Kevin Lin1, Yuhe Xia, MS2, Neha Nagpal, MD3, Matthew Glenn, MS1, Sandy Ng, MD3, Peter S. Liang, MD, MPH2
1New York University School of Medicine, New York, NY; 2New York University Langone Health, New York, NY; 3New York University Langone Medical Center, New York, NY
Introduction: Colorectal cancer (CRC) is a leading cause of cancer death among Asian Americans, who also have one of lowest rates of CRC screening. Chinese Americans are the largest Asian American subgroup in the United States (US), but there is a paucity of data examining predictors of CRC screening in this population. We used the New York City Community Health Survey (NYCCHS) to study factors associated with up-to-date colonoscopy use among Chinese Americans.
Methods: The NYCCHS is an annual population-based telephone survey. For this analysis, we included all Chinese Americans aged ≥50 years who participated in the survey from 2003-2016. We calculated up-to-date CRC screening uptake by colonoscopy, defined as colonoscopy within the last 10 years. To evaluate sociodemographic and medical predictors of colonoscopy use over four consecutive time periods, we entered age, sex, and any additional factors with p< 0.10 on univariate analysis into a multivariable model and reached the final model for each period using stepwise backward selection.
Results: During the study period, 2,577 Chinese Americans were surveyed and 62.4% had received a colonoscopy within 10 years. On multivariable analysis, receiving a flu shot was the only consistent positive predictor of up-to-date colonoscopy use from 2009-2016 (OR 2.06-2.36, Table). Individuals without a primary care provider were less likely to have received a colonoscopy from 2003-2012 (OR 0.25-0.42), and the risk estimate remained consistent but was no longer statistically significant from 2015-2016. Similarly, being born outside of the US was associated with lower colonoscopy uptake from 2009-2014 (OR 0.06-0.22). Compared to never smokers, current but not former smokers were significantly less likely to have received up-to-date colonoscopy (OR 0.37 in 2003-2008; OR 0.16 in 2013-2014). Age, sex, borough of residence, and exercise activity were not consistent predictors of up-to-date colonoscopy uptake.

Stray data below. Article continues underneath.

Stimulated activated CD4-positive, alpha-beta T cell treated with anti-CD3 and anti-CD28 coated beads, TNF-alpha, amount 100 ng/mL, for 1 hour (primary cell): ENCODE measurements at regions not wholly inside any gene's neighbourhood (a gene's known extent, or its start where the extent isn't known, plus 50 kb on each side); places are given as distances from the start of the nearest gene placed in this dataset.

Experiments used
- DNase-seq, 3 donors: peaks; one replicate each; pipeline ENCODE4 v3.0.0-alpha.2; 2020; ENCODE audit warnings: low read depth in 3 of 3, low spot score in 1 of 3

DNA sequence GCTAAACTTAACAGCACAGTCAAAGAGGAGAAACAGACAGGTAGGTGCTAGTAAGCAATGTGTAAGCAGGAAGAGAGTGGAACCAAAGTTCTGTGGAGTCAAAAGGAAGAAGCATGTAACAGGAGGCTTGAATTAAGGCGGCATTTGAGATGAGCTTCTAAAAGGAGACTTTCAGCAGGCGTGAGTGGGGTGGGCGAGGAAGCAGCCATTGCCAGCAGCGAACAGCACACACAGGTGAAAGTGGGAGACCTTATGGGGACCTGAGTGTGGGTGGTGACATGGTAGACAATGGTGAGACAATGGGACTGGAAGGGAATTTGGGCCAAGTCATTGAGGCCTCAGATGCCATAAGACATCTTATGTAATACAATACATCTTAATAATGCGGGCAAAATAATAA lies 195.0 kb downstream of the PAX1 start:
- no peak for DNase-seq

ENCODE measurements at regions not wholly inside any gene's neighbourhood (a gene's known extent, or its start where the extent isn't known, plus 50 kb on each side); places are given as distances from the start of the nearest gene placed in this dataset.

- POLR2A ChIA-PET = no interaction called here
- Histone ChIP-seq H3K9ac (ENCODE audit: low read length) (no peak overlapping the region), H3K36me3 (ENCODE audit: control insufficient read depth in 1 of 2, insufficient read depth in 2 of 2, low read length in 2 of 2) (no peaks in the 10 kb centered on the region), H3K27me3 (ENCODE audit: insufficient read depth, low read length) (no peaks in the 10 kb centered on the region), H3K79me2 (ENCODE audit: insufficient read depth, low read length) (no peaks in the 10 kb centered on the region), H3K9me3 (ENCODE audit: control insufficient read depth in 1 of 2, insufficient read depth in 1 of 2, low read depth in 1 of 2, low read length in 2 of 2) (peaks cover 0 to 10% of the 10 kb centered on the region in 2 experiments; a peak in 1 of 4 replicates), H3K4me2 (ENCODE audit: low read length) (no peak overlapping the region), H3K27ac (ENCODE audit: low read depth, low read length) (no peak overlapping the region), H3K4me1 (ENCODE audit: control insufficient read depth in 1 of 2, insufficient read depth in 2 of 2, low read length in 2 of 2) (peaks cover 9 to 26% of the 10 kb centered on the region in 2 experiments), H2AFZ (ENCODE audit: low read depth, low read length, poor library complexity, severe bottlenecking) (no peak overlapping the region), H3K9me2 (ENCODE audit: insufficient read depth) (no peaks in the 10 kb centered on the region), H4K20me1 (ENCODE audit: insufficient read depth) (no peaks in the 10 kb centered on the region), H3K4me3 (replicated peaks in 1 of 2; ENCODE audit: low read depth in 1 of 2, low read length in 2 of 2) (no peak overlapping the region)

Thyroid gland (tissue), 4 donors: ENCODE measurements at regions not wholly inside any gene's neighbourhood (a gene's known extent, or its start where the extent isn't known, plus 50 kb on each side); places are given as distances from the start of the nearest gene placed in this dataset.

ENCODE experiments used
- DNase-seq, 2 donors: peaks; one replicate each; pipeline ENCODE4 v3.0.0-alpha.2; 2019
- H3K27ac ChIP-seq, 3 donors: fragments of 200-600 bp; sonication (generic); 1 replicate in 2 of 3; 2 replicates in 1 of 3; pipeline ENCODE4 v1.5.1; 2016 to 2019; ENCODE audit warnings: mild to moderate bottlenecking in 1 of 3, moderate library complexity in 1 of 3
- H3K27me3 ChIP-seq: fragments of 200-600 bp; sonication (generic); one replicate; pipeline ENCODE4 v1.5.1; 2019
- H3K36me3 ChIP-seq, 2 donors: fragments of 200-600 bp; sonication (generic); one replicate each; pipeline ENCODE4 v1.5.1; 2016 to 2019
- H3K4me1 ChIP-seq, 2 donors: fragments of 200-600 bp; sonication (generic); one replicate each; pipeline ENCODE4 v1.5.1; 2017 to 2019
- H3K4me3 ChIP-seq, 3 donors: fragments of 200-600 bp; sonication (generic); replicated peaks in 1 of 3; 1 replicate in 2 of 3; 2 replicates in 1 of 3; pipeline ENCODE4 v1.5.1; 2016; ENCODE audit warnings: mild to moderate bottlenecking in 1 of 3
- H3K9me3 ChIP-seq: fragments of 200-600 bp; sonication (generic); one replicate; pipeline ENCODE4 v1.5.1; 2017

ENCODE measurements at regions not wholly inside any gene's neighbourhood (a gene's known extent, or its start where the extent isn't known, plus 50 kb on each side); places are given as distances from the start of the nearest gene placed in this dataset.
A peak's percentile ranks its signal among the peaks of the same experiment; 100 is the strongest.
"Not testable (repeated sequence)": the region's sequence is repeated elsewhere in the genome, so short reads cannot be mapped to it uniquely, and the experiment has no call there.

Discussion: Among Chinese Americans older than age 50 living in NYC, those who had a primary care provider and received annual flu shots were most likely to be up-to-date with colonoscopy. Foreign-born Chinese Americans and current smokers were less likely to have received colonoscopy. These findings highlight the importance of primary care for CRC prevention and provide insight into the vulnerable populations within the Chinese American community.
Citation: Kevin Lin; Yuhe Xia, MS; Neha Nagpal, MD; Matthew Glenn, MS; Sandy Ng, MD; Peter S. Liang, MD, MPH. P1143 - PREDICTORS OF COLONOSCOPY USE AMONG CHINESE AMERICANS: AN ANALYSIS OF THE NEW YORK CITY COMMUNITY HEALTH SURVEY (2003-2016). Program No. P1143. ACG 2019 Annual Scientific Meeting Abstracts. San Antonio, Texas: American College of Gastroenterology.